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Author: Subject: Valorizing the Glycerol from Biodiesel Production
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[*] posted on 30-11-2006 at 21:46


Acrolein is 3 carbons, glyoxal is 2; unless you meant oxidative cleavage. Ozone will cleave the double bond, if worked up under reducing conditions you'll get the aldehyde.

An alternative would be to oxidise one of the primary hydroxyl groups to the aldehyde, then cleave the remaining diol functionality with periodic acid.

I think that neither would be cost competative with the established routes to glyoxal.
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[*] posted on 1-12-2006 at 08:39


Caulerpa taxifolia is a "macro algae" and consists of 60 mass percent oil, according to references I can't seem to find at the moment. I did a small essay on it in college (eq.). It's mentioned in Wikipedia, but I acknowledge that's not a good source.

Caulerpa taxifolia apparently reproduces extremely fast and is only eaten by very few organisms. Aquarium bred strains with the capability of surviving in subtropic (instead of tropic) waters where there is no natural enemy has led to the name "killer algae", it simply outbreeds everything else.

I'm thinking of something like a floating factory-platform (in tropical waters) and hydrostats* floating in a radial pattern a few hundred meters out from it, with the algae growing on these, simply pulled in when it's time to harvest.

*Device that "stands still" at a certain depth in water.




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[*] posted on 1-12-2006 at 09:42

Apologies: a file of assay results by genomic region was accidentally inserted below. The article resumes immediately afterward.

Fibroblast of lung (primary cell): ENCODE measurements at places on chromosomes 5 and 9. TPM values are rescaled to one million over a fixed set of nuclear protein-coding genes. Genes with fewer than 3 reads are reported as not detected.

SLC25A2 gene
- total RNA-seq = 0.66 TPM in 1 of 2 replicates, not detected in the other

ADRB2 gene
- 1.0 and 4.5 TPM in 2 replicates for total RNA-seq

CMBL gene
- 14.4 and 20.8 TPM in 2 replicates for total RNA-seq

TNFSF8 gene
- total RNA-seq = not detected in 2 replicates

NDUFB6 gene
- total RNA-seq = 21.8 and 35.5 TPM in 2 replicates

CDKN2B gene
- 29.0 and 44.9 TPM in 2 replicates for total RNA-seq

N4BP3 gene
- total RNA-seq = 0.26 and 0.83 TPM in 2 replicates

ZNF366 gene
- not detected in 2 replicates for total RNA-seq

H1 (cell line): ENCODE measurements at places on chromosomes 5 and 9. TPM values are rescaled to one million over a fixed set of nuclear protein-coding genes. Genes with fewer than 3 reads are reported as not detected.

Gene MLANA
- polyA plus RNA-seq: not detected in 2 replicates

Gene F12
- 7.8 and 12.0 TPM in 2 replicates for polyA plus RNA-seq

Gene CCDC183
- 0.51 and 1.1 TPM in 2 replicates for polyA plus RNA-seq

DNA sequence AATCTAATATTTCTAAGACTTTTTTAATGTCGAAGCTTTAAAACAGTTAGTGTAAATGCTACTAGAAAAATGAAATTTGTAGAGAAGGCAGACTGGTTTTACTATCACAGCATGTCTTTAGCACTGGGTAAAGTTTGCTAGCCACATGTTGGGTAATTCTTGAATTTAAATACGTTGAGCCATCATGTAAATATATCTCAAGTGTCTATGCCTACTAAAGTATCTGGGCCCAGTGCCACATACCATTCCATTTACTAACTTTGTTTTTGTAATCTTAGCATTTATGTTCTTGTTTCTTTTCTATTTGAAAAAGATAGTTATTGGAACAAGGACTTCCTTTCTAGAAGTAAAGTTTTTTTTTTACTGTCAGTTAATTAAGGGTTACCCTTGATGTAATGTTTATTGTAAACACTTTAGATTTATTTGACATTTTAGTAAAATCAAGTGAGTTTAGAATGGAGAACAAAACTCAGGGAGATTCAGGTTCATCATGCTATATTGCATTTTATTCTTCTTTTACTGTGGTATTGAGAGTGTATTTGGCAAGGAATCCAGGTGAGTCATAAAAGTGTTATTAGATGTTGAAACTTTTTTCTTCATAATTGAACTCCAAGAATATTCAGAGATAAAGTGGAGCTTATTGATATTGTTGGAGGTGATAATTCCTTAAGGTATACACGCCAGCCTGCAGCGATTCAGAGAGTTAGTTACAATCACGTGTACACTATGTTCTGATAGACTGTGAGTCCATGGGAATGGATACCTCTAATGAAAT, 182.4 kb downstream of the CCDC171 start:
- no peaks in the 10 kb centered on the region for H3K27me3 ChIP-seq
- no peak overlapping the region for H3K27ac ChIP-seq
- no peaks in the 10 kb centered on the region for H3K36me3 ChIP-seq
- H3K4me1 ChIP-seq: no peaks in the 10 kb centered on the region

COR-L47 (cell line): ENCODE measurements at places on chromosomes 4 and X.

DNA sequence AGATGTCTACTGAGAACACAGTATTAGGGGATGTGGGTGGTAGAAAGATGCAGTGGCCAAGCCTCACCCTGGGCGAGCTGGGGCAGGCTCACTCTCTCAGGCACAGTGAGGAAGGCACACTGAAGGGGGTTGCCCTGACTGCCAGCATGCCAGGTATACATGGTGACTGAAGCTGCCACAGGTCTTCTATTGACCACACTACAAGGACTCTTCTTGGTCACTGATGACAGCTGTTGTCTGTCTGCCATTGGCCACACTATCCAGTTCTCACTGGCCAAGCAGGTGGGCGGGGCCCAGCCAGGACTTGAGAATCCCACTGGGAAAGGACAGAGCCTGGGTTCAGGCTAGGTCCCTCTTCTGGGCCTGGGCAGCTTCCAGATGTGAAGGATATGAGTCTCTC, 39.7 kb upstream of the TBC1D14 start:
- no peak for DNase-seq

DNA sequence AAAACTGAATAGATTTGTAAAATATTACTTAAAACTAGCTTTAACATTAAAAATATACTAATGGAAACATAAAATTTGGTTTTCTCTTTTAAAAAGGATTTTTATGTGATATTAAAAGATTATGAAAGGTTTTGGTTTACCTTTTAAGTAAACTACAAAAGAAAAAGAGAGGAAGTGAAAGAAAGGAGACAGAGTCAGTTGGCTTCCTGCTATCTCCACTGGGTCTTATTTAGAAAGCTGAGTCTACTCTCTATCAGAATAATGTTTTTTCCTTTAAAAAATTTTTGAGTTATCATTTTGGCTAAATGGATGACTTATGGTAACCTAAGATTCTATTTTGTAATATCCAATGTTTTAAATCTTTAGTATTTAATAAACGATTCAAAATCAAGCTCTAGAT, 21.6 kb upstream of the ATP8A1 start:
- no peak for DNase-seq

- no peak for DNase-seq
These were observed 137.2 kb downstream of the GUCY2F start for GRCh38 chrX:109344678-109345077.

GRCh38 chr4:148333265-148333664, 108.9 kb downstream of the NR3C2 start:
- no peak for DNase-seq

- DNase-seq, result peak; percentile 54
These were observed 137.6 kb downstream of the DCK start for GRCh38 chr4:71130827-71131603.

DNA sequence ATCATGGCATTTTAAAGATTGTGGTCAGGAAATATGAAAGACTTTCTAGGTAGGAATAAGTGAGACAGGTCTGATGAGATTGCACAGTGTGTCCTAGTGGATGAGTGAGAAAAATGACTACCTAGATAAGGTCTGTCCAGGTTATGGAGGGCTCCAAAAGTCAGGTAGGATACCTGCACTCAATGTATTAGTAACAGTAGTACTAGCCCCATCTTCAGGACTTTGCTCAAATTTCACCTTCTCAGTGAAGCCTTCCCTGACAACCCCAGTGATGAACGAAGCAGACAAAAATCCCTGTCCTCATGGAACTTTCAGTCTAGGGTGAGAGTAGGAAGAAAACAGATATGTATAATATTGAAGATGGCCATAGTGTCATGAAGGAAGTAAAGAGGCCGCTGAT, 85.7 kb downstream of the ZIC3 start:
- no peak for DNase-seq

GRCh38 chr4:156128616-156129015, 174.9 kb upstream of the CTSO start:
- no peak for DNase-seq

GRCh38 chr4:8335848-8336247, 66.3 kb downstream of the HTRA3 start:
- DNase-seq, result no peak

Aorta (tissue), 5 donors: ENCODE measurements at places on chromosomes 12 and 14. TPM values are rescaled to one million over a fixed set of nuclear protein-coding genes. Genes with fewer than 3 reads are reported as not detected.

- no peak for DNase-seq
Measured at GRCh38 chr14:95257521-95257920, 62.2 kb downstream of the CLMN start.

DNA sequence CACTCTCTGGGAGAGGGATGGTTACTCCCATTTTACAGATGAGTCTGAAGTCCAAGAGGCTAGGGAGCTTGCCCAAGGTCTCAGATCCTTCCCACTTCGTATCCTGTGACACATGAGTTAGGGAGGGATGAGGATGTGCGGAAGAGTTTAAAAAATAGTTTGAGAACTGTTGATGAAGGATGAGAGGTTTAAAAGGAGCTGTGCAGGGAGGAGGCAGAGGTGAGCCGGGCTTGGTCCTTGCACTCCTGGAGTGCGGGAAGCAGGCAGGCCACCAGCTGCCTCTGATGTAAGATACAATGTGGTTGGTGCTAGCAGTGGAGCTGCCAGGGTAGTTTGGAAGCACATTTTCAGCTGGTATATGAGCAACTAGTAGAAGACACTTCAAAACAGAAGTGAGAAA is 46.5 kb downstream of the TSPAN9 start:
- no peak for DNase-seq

Jome, are you saying that for every 100kg of dry algi we have 60kg of some triglyceride?

Could somebody confirm that? That would be THE most impressive thing I've heard lately.




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[*] posted on 4-12-2006 at 17:12


Hello all,

Attached is a paper giving the fatty acid breakdown of C. taxifolia. Unfortunately, they do not give the simple mass balance. Their numbers are reported as % on total fatty acid, of this some 45.2-73.6% are unsaturates, principally C16 (hexadecanoic or palmitic acid).

Another page, though, gives the following:

"...1.3% on fresh weight caulerpenyne (the active toxicant in the algae) or greater than 2% on dry weight."

http://www.sbg.ac.at/ipk/avstudio/pierofun/ct/ct-4.htm

This seems to indicate a moisture content of only ~50%. I this is the case, I would expect low cellulose and lignin (algae is not designed to stand upright in a gale). So, on this, certainly no more than say, 50% lipid would likely be found. This would still be a highly significant, profligate source, though.

Ah, here's some more info:

http://www.abovetopsecret.com/forum/thread198590/pg1
http://www.americanenergyindependence.com/biodiesel.html

I will attach the large NREL algae program report on the next post. It appears from this that, from certain strains, 50% or more (on biomass) of lipid can be obtained from algae...*amazing*.

Still, with all of that algae growing off-shore, we will sure be making one hell-of-a-lot of glycerol...

Happy Motoring,

O3